Art-historical Tours, Lectures and Teaching

Cento Torce offers individually tailored ways to experience the art of Renaissance Italy. This might take the form of an accompanied visit to a museum or exhibition, or an extended tour of an Italian city or area, for individuals or small groups interested in Italian Renaissance art.

Throughout Tom’s career he has spent extended periods based in Italy, particularly Rome, Florence and Umbria, studying the art-historical treasures of Central Italy.   He has made a particular point, wherever possible, of teaching his students in front of the objects they are studying. That experience enables him to plan and deliver bespoke tours for those who wish to deepen their knowledge of these treasures at their own pace with a congenial and learned companion to guide them. Some examples of tours  that Tom has offered in recent years include: The Villas of Tivoli; Raphael in the Vatican; Discovering the Via Giulia; MonteOliveto Maggiore; Raphael in Roman collections (public and private); The Castel Sant’Angelo before, during and after the Sack of 1527.

Tom also delivers teaching and lectures for students on a freelance basis.

For rates and terms and conditions contact Cento Torce.

“Tom’s enthusiasm for his specialist interests was inspiring and visiting Rome with him transformed my engagement with the art of the city” James Kempton, former MA student at the University of Kent

Rome and Tivoli

Florence and Siena



Tom taught on site in Rome for a number of years and has built up detailed knowledge not just of the sites of art-historical interest but also, importantly, of where to stop for an enjoyable lunch or gelato between visits.

An example of a half day walking tour in Rome:

“Two chapels and a villa in Rome. Raphael’s work for Agostino Chigi”

Raphael’s most important private patron was the Sienese banker, Agostino Chigi (1466-1520). As well as collecting antique sculpture and rare plants, and in addition to entertaining on a grand scale, Chigi was an avant-garde patron of the arts.

Raphael (1483-1520) was the leading artist of the day, and Chigi gave him various commissions. These included two highly innovative chapels at S.M. del Popolo and S.M. della Pace in the gloriously evocative centro storico of Rome, and the louche frescoes painted in the patron’s suburban villa in Trastevere.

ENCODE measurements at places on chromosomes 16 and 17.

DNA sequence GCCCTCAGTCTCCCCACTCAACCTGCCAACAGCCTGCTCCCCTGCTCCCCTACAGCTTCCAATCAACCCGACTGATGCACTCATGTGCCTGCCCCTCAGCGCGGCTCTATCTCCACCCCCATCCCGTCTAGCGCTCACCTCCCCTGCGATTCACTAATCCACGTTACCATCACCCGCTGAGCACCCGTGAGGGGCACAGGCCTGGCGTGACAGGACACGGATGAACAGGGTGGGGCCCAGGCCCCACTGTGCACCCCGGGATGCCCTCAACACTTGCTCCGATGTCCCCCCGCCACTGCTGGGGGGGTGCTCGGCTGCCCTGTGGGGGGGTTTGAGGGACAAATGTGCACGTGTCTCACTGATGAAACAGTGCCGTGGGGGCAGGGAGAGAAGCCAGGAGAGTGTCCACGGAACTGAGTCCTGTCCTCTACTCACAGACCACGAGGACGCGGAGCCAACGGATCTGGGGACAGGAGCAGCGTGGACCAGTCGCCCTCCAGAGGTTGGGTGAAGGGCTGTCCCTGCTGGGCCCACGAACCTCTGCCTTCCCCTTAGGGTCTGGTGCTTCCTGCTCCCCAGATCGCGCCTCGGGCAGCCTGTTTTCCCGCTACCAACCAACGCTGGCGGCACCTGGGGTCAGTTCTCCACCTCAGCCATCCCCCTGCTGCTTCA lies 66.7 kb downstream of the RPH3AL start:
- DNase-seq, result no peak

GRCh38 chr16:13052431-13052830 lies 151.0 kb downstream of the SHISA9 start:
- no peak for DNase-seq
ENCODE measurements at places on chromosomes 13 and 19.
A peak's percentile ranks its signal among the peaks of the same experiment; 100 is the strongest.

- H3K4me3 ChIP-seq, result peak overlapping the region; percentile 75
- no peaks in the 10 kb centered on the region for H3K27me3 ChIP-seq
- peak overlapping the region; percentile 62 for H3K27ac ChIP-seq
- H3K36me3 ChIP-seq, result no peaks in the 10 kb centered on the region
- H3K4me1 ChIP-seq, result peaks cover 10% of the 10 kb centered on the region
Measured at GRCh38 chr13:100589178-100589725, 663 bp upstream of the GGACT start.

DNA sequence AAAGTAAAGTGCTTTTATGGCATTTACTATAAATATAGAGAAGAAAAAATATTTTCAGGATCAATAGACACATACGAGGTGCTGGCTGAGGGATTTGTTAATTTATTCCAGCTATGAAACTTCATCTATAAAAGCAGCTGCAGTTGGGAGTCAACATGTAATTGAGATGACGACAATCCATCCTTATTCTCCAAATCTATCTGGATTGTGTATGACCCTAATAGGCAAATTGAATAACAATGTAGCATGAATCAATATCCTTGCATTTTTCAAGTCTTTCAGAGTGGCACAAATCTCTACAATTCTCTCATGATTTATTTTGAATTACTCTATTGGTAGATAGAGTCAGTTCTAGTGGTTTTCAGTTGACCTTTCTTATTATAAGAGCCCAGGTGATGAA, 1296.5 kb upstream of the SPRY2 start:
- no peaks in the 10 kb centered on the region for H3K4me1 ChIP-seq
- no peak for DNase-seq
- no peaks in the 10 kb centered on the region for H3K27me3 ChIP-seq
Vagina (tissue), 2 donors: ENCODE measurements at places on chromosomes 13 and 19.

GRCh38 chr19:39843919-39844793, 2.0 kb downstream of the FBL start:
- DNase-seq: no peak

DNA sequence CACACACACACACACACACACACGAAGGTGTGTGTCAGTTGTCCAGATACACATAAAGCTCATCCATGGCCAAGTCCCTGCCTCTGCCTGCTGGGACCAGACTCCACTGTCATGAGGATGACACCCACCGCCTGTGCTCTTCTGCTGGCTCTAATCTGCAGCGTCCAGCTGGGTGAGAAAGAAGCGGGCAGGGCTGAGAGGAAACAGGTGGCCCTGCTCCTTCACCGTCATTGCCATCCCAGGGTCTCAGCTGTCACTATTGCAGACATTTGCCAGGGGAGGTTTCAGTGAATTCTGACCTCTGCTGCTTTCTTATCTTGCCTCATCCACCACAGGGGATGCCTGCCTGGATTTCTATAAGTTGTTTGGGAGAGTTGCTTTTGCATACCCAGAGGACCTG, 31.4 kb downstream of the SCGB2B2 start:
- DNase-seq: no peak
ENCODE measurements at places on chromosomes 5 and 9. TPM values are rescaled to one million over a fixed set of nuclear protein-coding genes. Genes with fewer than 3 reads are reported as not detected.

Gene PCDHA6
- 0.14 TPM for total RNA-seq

This walking tour investigates the relationship between the artist and his patron, and how their varied interests came together in these works of art.

Tom spent a year living in Florence whilst a fellow at the Villa I Tatti, as well as having visited frequently over the years for the purpose of his researches, and he therefore has an insider’s knowledge of Florence and Siena, encompassing all the most obvious attractions but also extending to less well known gems such as the Signorelli frescoes in the beautiful abbey of Monte Oliveto, pictured above.

An example of a day long driving tour in Siena and around:

Sienese life cycles

Siena’s fortunes were transformed by the election of Aeneas Silvio Piccolomini as Pope Pius II. This visit starts in central SIena, with Pintoricchio painting episodes from his life in a library attached to the Cathedral, and then heads South to Pienza and returns to Siena via Monteoliveto where St Benedict’s life was painted in the evocative cloister of an Olivetan abbey.

An example of a day long walking tour in Florence:

Medici faith and art

This tour seeks calm in the confusion of Florence. We start in the Palazzo Medici with Benozzo Gozzoli. A short walk takes one to Fra Angelico in S. Marco, and we then loop back to the Medici tombs in S. Lorenzo and the Cathedral museum.

Tom has been the co-owner of an agriturismo in Umbria since 2003 and therefore regards Umbria as his own home patch.  Over the years he has curated a number of major exhibitions in Umbria and much of the focus of his own research has been into artists active in Umbria.  All of that detailed knowledge is brought to bear in planning interesting tours in this less well known region, to enable you to discover what the famous 19th century art historian, Bernard Berenson, described as the “wild herb” taste of Umbria painting.

An example of a day long driving tour in Umbria:

Men in Black: Signorelli at Orvieto, Perugino in the Cambio and Pintoricchio at Spello

Tom has been doing this long daytrip for years and still finds it exciting every time.

Three fresco-cycles all painted within a year or two of 1500, three different artists and very different patrons and physical locations. Each artist included his own self-portrait and responded to their experience of ancient Rome.

The experience of seeing these three cycles all in one day will capture for you what being an artist c.1500 was all about.